Childhood Jabs Gets Green Light as TGA Gives Preliminary Approval for Pfizer Covid-19 Vaccines for Children Ages 5-11 – Here’s Everything You Need to Know
- Covid-19 vaccines will be available in January for children as young as five years old
- TGA Has Preliminary Approval for Pfizer Shots for Children Ages 5-11
- The dose will be only a third of the adult dose and will be a different brand
The Pfizer vaccine is tentatively approved for use in Australian children ages 5-11, the Therapeutic Goods Administration confirmed on Saturday.
Jabs for children in that age group will be rolled out by the government starting Jan. 10, subject to final approvals.
Obviously the first shipment will arrive in Australia before Christmas.
“The government expects to receive recommendations from ATAGI in the coming weeks on how to integrate this safe and effective vaccine into Australia’s COVID-19 vaccination program,” said Federal Health Minister Greg Hunt.
The pediatric dose is only a third of the adult dose, he said, and the children’s vaccine will come in a different orange packaging than the purple or gray branding for adults.
The first and second doses for children will be given three weeks apart.
The Pfizer vaccine is tentatively approved for use in children ages 5-11, the Therapeutic Goods Administration confirmed on Saturday (pictured, stock photo of a child being vaccinated against illness)
Mr Hunt added: ‘Subject to ATAGI’s advice, vaccinating Australia’s approximately 2.3 million children aged 5 to 11 years will build on the rapid uptake of vaccination in children aged 12 to 15 years.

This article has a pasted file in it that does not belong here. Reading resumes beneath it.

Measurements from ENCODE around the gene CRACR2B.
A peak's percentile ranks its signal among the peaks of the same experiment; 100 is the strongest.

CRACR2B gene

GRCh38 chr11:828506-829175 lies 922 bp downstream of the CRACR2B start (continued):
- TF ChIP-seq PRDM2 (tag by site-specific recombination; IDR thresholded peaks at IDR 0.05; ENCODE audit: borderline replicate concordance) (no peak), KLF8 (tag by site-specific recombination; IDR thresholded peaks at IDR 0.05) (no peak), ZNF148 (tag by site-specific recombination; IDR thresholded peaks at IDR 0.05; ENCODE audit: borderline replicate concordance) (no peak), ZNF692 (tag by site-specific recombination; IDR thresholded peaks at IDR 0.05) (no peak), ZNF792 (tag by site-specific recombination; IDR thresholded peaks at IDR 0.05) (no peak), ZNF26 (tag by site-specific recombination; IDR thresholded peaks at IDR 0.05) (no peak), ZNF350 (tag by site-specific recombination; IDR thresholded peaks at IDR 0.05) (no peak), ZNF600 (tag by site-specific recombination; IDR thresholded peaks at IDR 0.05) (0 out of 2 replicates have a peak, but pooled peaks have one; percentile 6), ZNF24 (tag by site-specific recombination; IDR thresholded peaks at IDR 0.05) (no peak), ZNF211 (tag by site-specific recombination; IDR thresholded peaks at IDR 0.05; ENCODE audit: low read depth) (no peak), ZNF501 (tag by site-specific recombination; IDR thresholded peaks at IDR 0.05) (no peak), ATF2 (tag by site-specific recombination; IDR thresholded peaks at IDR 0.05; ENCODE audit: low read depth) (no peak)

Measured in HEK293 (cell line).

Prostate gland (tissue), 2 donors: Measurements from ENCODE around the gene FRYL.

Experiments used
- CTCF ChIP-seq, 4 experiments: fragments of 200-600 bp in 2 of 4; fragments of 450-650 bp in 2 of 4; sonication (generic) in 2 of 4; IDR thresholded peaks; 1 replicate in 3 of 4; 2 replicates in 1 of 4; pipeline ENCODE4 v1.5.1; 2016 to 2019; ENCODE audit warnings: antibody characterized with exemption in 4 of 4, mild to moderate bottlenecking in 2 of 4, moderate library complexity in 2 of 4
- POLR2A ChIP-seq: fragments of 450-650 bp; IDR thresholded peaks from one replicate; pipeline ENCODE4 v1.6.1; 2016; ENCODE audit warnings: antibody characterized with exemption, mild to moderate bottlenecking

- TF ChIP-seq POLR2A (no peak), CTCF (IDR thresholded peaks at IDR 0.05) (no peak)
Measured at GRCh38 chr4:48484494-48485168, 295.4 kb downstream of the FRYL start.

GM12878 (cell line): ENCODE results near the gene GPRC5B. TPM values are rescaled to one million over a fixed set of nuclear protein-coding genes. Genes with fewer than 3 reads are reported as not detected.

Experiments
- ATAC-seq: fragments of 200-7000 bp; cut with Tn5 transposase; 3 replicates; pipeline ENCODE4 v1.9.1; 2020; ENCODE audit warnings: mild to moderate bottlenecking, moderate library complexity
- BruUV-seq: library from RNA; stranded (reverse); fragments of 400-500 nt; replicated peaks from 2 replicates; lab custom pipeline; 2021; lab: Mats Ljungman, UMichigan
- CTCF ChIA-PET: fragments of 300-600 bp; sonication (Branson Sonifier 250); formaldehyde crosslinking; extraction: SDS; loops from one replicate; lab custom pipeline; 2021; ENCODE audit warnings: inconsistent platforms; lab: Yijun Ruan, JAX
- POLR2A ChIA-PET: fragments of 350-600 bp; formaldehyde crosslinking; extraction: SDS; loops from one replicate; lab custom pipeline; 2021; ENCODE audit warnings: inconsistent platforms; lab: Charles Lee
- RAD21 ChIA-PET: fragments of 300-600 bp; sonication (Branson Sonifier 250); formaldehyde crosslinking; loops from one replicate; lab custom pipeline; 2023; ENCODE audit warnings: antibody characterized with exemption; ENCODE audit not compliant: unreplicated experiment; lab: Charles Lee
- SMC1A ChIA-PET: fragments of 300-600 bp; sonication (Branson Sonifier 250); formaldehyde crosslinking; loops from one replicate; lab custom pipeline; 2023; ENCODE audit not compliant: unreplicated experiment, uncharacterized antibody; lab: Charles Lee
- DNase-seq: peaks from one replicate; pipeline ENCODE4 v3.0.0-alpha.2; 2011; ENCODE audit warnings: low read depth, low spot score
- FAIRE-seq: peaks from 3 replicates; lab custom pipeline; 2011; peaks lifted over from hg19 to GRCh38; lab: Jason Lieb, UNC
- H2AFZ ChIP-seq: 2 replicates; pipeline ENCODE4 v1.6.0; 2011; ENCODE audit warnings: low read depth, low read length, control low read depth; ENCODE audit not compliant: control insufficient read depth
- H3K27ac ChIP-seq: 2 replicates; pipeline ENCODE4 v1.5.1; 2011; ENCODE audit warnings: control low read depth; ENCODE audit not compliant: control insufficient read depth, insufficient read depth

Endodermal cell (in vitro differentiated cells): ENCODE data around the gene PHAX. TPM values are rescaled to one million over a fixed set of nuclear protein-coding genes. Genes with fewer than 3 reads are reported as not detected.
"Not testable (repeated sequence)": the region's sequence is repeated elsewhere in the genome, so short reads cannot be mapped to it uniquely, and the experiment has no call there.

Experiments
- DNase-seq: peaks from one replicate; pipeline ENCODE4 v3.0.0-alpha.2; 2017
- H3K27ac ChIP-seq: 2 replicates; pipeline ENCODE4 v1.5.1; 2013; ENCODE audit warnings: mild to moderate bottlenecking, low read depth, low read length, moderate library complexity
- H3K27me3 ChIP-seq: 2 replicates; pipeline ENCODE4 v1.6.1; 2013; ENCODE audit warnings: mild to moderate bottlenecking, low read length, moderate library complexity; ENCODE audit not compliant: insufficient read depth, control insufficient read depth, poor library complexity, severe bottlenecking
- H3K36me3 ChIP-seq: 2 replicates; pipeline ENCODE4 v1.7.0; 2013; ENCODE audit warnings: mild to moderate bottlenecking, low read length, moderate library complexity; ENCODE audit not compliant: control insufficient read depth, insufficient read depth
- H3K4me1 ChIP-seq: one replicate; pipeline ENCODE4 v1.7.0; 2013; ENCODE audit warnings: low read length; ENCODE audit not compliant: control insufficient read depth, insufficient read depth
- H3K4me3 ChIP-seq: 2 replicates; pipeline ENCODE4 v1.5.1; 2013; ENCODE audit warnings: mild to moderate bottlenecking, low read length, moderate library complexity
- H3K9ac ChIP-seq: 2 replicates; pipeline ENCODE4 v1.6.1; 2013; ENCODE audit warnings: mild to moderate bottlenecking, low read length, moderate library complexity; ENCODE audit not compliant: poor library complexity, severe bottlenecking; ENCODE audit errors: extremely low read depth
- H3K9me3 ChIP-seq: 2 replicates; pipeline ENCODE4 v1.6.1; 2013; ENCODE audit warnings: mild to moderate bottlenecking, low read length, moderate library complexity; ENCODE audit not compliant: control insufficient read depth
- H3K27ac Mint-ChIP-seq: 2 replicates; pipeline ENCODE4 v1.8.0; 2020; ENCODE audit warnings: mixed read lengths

“In just 11 weeks, more than 76.6 percent of this group has had at least one dose of vaccine, and 67.5 percent have completed the two-dose vaccination course.
Across the country, 87.9 per cent of Australians aged 16 and over have been fully vaccinated. More than 92.8 percent have had at least one dose of COVID-19 vaccine.”
Mr Hunt previously said that Moderna booster doses for the general population are also planned, with confirmation by Christmas or sooner.
Jabs for children in that age group will now be rolled out by the government starting Jan. 10, subject to final approvals (pictured, a dose of Pfizer vaccine)
“I’m getting my booster in the next 10 days, so that could be a really good option to get that message across,” he said.
The TGA is also making progress with the protein-based Novavax vaccine and could approve doses before Christmas to become available in the new year.
ATAGI has decided not to shorten the six-month period within which one receives a booster, because previous boosters have not been proven to offer extra protection against the Omicron variant.
Chief Medical Officer Paul Kelly said it’s too early to tell if the strain will lead to more hospitalizations or deaths, but there’s some evidence that it’s the same or milder than current variants.